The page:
A dose of fetish. Good friends. An incomparable muse.
Welcome to B&P’s Shadorma & Beyond! For this week I would like to introduce the Cut-Up Technique.
Cut-Up Poetry is an experimental poetic form in which a poem is created by taking an existing text, cutting the text into pieces, and then rearranging the pieces either at random or in an order that is pleasing to the writer.
William Burroughs (a Beat author) used this techinique:
As did David Bowie:
And Kurt Cobain (Nirvana) “used cut-ups to construct his lyrics—like Bowie, taking the bits of text from his own writing rather than from the mass media productions Burroughs … preferred. Pop music critic Jim Derogatis quotes Cobain as saying, “My lyrics are total cut-up. I take lines from different poems that I’ve written. I build on a theme if I can, but sometimes I can’t even come up with an idea of what the song is about.”
Any text may be used – newspaper, magazine, online articles; published poems; or the artist’s own poetry.
For this exercise, take “Kubla Khan” and either print out the poems, cut it up, and rearrange it manually … or cut and paste your modified poem in your word processing program. Your poem can be as long or as short as you like, and it may take any form at all.
Here is Kubla Khan, by Samuel Taylor Coleridge:
Or, a vision in a dream. A Fragment.
In Xanadu did Kubla Khan
A stately pleasure-dome decree:
Where Alph, the sacred river, ran
Through caverns measureless to man
Down to a sunless sea.
So twice five miles of fertile ground
With walls and towers were girdled round;
And there were gardens bright with sinuous rills,
Where blossomed many an incense-bearing tree;
And here were forests ancient as the hills,
Enfolding sunny spots of greenery.
But oh! that deep romantic chasm which slanted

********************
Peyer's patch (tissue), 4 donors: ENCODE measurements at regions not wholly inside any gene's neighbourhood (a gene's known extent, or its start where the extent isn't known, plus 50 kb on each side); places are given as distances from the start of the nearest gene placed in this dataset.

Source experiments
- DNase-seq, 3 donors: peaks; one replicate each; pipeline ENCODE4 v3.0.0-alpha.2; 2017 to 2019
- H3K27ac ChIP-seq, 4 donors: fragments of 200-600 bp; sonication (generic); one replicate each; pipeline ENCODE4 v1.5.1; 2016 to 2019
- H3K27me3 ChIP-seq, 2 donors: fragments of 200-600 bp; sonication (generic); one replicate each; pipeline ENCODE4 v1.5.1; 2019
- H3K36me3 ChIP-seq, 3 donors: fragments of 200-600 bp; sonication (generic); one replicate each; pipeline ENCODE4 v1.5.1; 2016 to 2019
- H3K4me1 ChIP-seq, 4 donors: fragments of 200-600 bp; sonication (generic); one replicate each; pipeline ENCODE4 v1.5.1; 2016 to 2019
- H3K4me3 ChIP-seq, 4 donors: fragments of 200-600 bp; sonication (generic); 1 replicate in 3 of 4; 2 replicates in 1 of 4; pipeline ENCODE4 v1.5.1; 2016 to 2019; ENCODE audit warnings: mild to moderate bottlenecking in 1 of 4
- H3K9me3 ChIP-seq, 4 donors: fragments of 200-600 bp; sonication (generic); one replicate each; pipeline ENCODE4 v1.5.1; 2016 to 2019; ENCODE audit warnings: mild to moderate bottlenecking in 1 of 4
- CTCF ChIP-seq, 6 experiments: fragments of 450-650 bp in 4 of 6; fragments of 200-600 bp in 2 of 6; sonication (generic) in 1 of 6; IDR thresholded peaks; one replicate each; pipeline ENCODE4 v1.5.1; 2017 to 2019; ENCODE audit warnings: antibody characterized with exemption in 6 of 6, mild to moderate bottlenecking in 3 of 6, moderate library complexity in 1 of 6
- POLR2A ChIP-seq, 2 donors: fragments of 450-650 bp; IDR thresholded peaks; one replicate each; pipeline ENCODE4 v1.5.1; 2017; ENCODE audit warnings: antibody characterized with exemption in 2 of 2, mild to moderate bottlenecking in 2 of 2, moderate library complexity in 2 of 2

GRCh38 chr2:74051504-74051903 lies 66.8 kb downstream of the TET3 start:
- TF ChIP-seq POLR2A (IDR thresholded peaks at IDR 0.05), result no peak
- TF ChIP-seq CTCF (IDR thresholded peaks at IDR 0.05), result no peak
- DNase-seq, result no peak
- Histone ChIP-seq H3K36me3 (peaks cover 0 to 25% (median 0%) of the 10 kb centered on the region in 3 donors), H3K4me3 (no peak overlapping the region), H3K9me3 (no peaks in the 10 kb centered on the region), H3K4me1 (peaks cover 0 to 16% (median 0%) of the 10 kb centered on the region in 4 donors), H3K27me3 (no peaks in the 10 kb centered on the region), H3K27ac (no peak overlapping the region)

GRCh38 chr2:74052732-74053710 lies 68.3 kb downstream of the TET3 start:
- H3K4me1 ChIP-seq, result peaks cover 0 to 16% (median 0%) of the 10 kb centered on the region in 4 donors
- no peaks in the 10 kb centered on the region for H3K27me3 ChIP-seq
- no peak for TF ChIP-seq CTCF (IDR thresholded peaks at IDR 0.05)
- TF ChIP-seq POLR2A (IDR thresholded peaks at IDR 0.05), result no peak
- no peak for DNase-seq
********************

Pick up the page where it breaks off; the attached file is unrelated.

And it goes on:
Down the green hill athwart a cedarn cover!
A savage place! as holy and enchanted
As e’er beneath a waning moon was haunted
By woman wailing for her demon-lover!
And from this chasm, with ceaseless turmoil seething,
As if this earth in fast thick pants were breathing,
A mighty fountain momently was forced:
Amid whose swift half-intermitted burst
Huge fragments vaulted like rebounding hail,
Or chaffy grain beneath the thresher’s flail:
And mid these dancing rocks at once and ever
It flung up momently the sacred river.
Five miles meandering with a mazy motion
Through wood and dale the sacred river ran,
Then reached the caverns measureless to man,
And sank in tumult to a lifeless ocean;
And ’mid this tumult Kubla heard from far
Ancestral voices prophesying war!
The shadow of the dome of pleasure
Floated midway on the waves;
Where was heard the mingled measure
From the fountain and the caves.
It was a miracle of rare device,
A sunny pleasure-dome with caves of ice!
A damsel with a dulcimer
In a vision once I saw:
It was an Abyssinian maid
And on her dulcimer she played,
Singing of Mount Abora.
Could I revive within me
Her symphony and song,
To such a deep delight ’twould win me,
That with music loud and long,
I would build that dome in air,
That sunny dome! those caves of ice!
And all who heard should see them there,
And all should cry, Beware! Beware!
His flashing eyes, his floating hair!
Weave a circle round him thrice,
And close your eyes with holy dread
For he on honey-dew hath fed,
And drunk the milk of Paradise.
Here is my cut-up poem:
weave a circle
down to a sunless sea –
holy and enchanted
in ceaseless turmoil seething
cry, Beware! Beware!
midway on the waves
So for this episode, “cut up” Kubla Khan (or the poem of your choice, including your own poetry) to create a new work. Be sure to credit the original work you are using. OR – write a shadorma (a non-rhyming poem with a syllable count of 3/5/3/7/5/5).
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